5. laverst1

    Year Of The Rooster - Question

    Hi All. I wonder if anyone can help me with what a quick question? I phoned Cross but the guy I spoke to didn't know the answer. I bought my wife the Cross, Year of the Rooster pen for her 40th birthday. She loves it but feels that it writes a bit broad for her taste. I would like to replace the nib and I wondered what nib is compatible. I have checked through the forum and from doing so I believe that the pen is essentially a Townsend. Is that correct? If so then I assume any Townsend nib would fit? I have checked prices and if that is the case then it looks like for what would be about an extra £30, I would be as well buying a whole new Townsend pen with a fine nib then swapping the nibs over with my wife. Can anyone confirm my assumptions please? I would be very grateful.
  6. drtomprice

    Strange Embossed Logo On Cross Townsend?

    Greetings all. Looking for some insight into a recent acquisition. I recently got (what I think is) a good deal on a fleabay Townsend rollerball (which I quickly converted to FP on arrival). My first Townsend model, I really like the look and feel! From what I know this is a Tuxedo silver/black model. The silver was quite tarnished but polished back well with some paste and a cloth. The rollerball section appeared to be belmish free, and the replacement FP section screwed in no problem. However, the cap is intriguing. Notice the "CROSS" logo on the clip - it's a raised applique rather than the usual engraved and uses a serif font. I've never seen this before on a Cross pen. I asked a local expert who sells Cross pens and he had never heard of it too. I think the cap is plated, but I'm not sure - the silver extends into the inside of the cap as well. The barrel end is also silver and was tarnished, and there is a fine silver ring at the section-join of the barrel as well. There is no hallmark, and in extremely tiny print under the personalization stripe on the cap is "CROSS -USA-" so I'm thinking early 2000's. Thoughts?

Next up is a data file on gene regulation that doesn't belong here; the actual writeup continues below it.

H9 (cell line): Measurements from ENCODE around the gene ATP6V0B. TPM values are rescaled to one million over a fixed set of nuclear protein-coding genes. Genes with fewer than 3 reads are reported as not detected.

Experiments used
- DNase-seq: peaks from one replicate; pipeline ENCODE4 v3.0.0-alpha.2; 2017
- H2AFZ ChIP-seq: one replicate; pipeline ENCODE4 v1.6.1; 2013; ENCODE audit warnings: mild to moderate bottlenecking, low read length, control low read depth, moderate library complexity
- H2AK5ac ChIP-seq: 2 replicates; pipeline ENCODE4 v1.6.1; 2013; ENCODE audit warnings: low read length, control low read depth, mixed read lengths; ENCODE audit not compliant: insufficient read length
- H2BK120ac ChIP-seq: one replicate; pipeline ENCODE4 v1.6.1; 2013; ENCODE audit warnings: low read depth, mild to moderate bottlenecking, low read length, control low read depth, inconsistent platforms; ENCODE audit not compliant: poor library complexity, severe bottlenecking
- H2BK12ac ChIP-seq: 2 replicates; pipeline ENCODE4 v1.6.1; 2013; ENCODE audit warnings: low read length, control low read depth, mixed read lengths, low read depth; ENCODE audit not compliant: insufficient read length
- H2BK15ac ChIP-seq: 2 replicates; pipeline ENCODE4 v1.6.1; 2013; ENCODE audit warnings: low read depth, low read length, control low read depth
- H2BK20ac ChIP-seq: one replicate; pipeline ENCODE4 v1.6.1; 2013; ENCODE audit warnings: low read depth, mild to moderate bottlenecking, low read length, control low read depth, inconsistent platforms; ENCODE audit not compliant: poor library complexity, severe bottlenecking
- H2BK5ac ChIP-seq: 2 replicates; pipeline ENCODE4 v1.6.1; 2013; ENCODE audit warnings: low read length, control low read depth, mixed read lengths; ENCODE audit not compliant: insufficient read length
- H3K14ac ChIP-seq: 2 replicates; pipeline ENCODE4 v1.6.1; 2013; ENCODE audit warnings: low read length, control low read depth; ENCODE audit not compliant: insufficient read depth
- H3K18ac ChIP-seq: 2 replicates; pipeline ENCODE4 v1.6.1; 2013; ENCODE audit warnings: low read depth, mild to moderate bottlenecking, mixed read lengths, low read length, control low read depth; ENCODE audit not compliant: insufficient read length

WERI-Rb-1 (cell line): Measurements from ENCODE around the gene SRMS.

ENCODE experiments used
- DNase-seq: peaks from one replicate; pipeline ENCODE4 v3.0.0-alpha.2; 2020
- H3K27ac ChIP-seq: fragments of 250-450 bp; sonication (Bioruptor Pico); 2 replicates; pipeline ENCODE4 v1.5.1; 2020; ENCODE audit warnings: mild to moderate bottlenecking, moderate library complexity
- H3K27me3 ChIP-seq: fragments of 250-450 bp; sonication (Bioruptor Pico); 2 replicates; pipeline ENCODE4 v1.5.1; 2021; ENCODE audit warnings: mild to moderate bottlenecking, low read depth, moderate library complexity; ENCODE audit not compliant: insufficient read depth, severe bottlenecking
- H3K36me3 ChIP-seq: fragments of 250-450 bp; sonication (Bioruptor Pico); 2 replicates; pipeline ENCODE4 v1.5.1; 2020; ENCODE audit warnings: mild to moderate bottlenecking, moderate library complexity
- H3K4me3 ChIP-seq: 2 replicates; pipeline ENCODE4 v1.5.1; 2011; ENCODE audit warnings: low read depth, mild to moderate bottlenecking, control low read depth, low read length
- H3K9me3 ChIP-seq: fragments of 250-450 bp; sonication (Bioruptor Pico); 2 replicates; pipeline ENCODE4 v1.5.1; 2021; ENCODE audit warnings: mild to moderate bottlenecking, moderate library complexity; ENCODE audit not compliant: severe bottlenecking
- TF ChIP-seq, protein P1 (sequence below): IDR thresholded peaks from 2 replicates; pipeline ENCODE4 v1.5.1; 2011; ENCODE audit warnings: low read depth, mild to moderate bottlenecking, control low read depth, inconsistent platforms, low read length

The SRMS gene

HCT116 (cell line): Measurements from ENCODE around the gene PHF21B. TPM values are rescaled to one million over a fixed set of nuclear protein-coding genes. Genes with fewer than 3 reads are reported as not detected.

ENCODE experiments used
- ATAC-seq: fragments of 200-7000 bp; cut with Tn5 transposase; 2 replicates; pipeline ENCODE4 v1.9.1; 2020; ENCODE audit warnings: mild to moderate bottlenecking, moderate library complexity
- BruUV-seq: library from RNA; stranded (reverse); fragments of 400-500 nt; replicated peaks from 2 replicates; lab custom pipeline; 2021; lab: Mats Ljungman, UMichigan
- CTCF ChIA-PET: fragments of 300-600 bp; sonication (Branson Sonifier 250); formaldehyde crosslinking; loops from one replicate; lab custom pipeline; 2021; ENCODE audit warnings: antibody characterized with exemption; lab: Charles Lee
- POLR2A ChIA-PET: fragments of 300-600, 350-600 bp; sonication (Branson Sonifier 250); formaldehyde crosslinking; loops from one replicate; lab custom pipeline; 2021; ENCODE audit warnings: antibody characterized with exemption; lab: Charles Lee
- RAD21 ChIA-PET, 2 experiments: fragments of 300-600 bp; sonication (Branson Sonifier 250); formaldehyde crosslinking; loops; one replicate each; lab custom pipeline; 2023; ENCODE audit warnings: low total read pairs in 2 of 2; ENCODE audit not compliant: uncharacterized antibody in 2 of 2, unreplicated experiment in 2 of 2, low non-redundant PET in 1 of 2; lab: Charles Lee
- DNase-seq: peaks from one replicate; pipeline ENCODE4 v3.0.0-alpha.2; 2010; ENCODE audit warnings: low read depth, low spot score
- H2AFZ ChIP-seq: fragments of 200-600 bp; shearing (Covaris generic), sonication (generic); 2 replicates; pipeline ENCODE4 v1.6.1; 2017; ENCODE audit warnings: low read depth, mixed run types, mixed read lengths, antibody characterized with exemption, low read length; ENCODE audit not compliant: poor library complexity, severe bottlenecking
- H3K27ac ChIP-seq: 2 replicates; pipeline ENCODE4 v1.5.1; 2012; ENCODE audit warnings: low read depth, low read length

7. MichaelMiles

    Hello, From Dorset Uk